Transport secretary Chris Grayling has defended his decision to award a £13.8m contract to charter extra ferries to a start-up company, Seaborne Freight.
In parliament Chris Grayling explained the decision as planning for all eventualities and a way of mitigating the impact on transport if no-deal Brexit occurred, particularly around the movement of crucial goods, such as medicines and fresh produce from Europe.
“Given the importance of these routes to the UK economy, it is vital that we put in place contingency plans to mitigate against any disruption that might occur in a no-deal scenario,” Grayling told parliament today.
Three contracts have been awarded, totalling a potential £103m the transport secretary claimed. “Almost 90 per cent of this was to two well established operators”, Grayling said, adding that the contracts are in place to provide additional capacity on already established routes.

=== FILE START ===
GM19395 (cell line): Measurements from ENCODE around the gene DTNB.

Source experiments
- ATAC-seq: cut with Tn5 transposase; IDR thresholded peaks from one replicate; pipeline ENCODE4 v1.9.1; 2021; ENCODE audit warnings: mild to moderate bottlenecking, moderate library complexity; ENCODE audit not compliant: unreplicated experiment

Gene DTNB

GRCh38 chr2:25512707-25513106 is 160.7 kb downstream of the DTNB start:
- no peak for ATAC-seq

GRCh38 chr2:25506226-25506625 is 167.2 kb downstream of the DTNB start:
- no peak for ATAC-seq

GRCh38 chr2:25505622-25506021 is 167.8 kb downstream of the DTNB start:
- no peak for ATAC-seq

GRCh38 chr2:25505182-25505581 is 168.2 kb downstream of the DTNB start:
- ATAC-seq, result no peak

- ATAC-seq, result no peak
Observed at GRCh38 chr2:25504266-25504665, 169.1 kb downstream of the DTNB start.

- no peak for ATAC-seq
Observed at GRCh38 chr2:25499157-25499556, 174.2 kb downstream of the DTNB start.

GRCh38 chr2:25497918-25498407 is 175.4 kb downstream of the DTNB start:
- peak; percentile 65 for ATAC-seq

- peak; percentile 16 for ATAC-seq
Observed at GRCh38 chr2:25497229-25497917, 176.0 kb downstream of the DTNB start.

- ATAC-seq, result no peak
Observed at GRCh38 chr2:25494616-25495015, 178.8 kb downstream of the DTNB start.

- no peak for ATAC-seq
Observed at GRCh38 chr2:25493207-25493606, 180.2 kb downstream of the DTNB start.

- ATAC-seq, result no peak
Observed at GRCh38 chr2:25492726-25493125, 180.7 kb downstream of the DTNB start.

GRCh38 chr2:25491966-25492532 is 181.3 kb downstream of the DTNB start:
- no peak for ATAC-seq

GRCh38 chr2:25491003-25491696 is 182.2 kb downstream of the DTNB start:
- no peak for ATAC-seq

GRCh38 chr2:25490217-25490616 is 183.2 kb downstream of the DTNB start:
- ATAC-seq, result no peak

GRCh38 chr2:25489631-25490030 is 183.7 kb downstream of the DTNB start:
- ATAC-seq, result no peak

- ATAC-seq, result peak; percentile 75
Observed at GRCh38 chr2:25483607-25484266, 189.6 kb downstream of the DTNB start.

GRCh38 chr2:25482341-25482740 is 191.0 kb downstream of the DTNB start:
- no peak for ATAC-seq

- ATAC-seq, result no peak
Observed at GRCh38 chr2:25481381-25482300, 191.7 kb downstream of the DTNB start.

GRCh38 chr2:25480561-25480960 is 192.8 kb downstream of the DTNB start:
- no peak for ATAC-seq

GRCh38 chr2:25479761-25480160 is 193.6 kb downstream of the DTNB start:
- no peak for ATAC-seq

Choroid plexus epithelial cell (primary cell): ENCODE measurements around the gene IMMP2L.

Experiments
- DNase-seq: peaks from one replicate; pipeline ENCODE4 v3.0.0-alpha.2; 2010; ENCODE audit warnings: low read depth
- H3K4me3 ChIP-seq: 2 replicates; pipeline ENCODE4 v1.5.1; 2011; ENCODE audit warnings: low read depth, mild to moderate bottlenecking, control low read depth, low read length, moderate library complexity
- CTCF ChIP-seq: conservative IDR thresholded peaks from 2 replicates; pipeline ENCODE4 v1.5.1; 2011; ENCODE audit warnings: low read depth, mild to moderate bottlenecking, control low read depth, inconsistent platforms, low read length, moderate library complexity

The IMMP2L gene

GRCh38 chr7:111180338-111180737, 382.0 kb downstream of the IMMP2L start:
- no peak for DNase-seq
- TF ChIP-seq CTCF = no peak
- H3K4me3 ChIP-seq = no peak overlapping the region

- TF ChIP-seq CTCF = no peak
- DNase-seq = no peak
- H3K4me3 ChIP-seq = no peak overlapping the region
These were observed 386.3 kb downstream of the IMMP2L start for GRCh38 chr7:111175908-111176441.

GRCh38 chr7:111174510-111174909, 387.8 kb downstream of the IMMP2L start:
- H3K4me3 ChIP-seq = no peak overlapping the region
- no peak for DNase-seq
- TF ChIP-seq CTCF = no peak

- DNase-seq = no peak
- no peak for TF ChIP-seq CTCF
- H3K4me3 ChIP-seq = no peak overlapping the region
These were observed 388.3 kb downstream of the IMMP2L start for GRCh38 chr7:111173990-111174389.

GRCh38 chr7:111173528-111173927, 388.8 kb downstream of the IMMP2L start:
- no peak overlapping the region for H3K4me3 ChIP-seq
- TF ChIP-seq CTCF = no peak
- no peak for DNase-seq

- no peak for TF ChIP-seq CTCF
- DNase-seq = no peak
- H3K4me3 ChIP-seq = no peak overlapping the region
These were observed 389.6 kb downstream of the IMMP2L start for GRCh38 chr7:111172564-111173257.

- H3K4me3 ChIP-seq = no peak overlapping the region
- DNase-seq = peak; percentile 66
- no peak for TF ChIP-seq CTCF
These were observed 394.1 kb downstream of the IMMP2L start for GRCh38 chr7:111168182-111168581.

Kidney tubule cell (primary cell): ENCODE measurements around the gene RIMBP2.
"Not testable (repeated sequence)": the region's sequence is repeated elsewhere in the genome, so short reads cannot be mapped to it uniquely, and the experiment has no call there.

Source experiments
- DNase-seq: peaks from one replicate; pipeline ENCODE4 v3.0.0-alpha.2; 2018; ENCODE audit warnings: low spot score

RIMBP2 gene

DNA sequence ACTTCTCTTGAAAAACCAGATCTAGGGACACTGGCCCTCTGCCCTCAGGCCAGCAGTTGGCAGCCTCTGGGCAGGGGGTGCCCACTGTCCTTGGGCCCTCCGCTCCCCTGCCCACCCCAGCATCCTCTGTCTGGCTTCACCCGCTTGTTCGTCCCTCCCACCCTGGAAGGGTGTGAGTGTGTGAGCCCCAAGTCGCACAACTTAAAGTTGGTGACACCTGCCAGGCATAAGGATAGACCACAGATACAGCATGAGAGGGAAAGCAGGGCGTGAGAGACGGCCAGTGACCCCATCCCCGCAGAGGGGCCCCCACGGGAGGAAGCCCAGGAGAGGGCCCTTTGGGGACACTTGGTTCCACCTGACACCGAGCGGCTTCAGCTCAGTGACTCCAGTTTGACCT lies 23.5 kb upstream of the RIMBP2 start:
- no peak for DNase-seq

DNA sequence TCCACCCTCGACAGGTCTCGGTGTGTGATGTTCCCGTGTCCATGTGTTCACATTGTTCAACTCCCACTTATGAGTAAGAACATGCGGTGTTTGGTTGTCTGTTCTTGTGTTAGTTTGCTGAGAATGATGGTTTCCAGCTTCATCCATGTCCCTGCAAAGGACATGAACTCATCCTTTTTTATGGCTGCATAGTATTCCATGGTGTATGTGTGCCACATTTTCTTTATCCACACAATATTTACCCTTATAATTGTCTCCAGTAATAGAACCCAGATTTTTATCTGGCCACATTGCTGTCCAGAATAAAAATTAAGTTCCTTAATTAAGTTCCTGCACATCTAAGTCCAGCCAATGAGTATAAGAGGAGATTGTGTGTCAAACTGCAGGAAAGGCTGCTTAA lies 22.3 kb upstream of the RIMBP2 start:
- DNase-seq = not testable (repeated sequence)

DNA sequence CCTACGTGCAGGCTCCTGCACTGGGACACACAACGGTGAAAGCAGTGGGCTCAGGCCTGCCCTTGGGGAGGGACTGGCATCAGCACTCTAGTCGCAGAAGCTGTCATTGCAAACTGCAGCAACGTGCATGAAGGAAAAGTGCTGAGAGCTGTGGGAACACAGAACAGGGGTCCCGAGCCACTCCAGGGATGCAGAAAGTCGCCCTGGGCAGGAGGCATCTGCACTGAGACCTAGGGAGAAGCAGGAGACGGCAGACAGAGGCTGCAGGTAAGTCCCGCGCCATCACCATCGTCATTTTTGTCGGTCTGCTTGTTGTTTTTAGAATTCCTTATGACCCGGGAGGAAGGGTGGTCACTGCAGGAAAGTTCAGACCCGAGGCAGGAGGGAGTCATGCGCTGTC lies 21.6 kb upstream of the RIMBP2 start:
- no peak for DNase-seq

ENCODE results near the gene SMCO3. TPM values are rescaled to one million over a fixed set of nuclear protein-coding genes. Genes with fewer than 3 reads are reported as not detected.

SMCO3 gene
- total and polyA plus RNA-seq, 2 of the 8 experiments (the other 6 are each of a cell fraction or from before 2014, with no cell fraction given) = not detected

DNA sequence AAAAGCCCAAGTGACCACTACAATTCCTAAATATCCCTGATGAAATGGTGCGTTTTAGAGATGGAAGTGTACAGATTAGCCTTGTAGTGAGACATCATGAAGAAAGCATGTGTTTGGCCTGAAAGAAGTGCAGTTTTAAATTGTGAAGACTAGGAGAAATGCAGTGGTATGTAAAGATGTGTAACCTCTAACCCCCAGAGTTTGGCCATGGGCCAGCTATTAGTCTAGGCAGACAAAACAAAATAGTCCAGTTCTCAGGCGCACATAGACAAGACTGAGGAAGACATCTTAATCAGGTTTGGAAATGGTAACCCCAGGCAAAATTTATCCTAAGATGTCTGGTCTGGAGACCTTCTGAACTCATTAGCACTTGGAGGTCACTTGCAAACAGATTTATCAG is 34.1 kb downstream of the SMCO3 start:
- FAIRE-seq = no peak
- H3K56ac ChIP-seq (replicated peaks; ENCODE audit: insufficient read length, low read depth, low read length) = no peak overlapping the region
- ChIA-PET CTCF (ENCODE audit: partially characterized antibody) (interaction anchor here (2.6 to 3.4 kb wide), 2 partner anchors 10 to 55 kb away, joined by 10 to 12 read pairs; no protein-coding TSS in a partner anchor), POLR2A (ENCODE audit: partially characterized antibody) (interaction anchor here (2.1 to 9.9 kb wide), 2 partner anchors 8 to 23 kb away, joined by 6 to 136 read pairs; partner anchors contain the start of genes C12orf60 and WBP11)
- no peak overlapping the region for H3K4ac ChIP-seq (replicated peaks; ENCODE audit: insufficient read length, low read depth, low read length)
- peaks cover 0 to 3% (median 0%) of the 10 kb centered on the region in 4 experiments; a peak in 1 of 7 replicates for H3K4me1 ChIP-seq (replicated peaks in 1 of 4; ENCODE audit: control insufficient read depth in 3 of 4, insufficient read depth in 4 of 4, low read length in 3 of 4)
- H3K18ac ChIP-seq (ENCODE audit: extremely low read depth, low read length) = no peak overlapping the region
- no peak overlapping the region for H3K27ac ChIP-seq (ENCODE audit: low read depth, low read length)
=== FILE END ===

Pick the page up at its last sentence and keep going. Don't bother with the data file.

The remaining £13.8m of the contract has been awarded to the new British operator, Seaborne Freight to provide a service from the port of Ramsgate that stopped operating five years ago.
Despite Chris Grayling insisting that no money would be paid to any of the operators unless they were operating ferries on the routes contracted, and that external advisors had assessed all operators, he experienced backlash from Labour politician Andy McDonald.
McDonald described the decision as having “awarded a £14m contract to a company with no money, no ships, no track record, no employees, no ports, one telephone line and no working website.” It was also highlighted that one of the directors of the company is under investigation by the Government department and in over £1m worth of debt.
The transport secretary responded by denying the claims made against the directors of the Seaborne Freight and reinforcing the fact that nothing will be paid unless the ferries are operating.